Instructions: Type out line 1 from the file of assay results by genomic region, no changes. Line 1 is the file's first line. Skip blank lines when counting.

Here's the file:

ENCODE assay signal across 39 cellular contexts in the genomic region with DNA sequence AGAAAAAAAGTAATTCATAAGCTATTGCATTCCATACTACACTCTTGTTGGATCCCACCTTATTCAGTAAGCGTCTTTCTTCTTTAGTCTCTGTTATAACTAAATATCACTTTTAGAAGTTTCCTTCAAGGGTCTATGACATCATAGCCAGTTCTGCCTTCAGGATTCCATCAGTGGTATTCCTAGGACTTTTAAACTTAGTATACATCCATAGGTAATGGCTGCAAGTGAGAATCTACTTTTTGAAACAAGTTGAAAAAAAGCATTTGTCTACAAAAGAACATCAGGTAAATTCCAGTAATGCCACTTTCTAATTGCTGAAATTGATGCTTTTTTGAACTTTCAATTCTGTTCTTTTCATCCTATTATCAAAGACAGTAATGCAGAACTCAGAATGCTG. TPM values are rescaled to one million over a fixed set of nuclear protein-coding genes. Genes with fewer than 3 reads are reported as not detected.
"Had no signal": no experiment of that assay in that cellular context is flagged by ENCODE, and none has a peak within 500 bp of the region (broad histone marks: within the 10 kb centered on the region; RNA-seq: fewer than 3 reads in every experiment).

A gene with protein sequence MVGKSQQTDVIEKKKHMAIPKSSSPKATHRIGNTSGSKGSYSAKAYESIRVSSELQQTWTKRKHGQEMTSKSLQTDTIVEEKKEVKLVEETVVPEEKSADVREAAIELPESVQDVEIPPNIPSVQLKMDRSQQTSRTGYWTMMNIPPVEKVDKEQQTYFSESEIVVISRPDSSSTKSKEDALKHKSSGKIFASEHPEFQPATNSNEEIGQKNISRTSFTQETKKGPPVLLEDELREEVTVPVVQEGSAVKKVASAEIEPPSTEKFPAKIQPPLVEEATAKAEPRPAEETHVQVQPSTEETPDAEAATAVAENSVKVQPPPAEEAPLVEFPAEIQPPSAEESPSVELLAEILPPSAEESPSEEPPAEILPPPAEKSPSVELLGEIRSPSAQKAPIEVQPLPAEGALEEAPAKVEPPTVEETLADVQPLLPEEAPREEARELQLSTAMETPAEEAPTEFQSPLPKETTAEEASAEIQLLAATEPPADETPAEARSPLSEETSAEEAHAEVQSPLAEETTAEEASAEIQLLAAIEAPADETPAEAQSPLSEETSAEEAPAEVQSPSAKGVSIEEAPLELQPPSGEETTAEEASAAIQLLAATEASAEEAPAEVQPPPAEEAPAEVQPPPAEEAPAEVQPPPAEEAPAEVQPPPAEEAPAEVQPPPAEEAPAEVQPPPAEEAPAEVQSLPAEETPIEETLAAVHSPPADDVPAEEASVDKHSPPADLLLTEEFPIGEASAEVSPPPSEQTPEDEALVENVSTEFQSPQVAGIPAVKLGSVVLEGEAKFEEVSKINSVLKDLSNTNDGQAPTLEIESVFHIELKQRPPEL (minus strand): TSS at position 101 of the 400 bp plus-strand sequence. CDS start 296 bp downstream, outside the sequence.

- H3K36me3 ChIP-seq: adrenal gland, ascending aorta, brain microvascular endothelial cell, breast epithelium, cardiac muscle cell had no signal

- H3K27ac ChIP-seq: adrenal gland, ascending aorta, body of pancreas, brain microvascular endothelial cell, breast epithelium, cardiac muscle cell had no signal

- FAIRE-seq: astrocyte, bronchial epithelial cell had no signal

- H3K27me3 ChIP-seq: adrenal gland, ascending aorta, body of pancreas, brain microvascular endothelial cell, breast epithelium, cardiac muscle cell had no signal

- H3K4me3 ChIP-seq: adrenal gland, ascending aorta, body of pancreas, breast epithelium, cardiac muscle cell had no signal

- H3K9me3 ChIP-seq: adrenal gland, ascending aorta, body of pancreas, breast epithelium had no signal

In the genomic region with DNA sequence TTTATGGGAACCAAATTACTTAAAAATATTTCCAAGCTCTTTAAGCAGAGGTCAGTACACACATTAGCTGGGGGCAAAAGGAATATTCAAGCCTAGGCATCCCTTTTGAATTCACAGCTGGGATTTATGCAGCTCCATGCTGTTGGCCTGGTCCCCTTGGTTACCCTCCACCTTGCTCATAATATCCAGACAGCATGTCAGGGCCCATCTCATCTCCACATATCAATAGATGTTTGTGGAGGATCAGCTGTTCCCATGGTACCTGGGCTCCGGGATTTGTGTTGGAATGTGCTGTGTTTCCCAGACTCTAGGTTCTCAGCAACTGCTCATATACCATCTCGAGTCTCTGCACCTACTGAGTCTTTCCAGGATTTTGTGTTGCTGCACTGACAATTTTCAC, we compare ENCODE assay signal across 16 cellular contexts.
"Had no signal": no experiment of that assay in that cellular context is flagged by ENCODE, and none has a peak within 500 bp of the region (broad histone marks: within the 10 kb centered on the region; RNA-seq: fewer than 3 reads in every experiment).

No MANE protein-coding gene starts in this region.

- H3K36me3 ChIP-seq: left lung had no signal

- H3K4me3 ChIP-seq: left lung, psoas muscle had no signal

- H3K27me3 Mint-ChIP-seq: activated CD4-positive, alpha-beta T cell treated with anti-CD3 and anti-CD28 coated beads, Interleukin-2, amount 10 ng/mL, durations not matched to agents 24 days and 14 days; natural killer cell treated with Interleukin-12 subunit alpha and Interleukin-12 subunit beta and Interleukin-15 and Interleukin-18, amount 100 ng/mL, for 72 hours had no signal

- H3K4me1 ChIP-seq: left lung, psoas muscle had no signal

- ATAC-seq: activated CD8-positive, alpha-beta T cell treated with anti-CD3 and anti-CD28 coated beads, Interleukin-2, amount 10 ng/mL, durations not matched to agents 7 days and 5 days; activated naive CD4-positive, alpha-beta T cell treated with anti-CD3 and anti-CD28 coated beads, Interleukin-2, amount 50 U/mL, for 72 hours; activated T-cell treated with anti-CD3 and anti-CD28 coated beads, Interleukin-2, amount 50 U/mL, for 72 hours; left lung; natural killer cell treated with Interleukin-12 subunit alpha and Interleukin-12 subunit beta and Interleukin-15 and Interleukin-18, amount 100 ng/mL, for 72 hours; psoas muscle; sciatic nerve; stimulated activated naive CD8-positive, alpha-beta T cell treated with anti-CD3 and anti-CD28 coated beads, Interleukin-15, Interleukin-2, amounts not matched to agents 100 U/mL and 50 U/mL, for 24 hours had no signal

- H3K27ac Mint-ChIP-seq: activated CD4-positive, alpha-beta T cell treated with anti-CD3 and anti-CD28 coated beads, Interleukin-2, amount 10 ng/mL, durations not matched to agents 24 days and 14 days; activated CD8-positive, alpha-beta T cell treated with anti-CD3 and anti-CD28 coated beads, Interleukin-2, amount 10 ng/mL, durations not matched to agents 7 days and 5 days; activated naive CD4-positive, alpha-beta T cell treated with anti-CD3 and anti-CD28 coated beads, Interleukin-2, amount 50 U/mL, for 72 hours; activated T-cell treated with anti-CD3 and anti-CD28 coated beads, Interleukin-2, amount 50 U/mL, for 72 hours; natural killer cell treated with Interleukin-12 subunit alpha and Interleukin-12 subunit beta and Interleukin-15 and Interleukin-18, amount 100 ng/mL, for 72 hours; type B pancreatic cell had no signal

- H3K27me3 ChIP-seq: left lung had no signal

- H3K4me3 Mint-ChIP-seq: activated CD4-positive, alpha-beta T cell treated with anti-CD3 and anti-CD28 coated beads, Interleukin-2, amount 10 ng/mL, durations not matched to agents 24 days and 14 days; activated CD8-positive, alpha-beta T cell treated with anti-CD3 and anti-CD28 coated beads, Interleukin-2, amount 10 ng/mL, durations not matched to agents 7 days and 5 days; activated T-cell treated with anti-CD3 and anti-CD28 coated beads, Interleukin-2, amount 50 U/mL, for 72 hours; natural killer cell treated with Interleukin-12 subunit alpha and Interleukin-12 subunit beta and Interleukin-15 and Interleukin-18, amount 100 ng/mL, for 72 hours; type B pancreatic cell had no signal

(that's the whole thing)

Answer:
ENCODE assay signal across 39 cellular contexts in the genomic region with DNA sequence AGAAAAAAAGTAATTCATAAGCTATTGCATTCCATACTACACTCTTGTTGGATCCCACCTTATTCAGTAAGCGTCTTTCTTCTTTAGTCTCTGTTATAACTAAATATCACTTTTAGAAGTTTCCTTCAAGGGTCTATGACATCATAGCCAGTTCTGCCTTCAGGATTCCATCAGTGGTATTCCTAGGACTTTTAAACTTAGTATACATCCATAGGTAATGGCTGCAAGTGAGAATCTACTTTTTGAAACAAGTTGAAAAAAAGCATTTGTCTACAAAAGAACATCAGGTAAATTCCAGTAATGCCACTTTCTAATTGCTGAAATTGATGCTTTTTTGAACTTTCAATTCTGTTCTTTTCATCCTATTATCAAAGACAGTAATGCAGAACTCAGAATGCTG. TPM values are rescaled to one million over a fixed set of nuclear protein-coding genes. Genes with fewer than 3 reads are reported as not detected.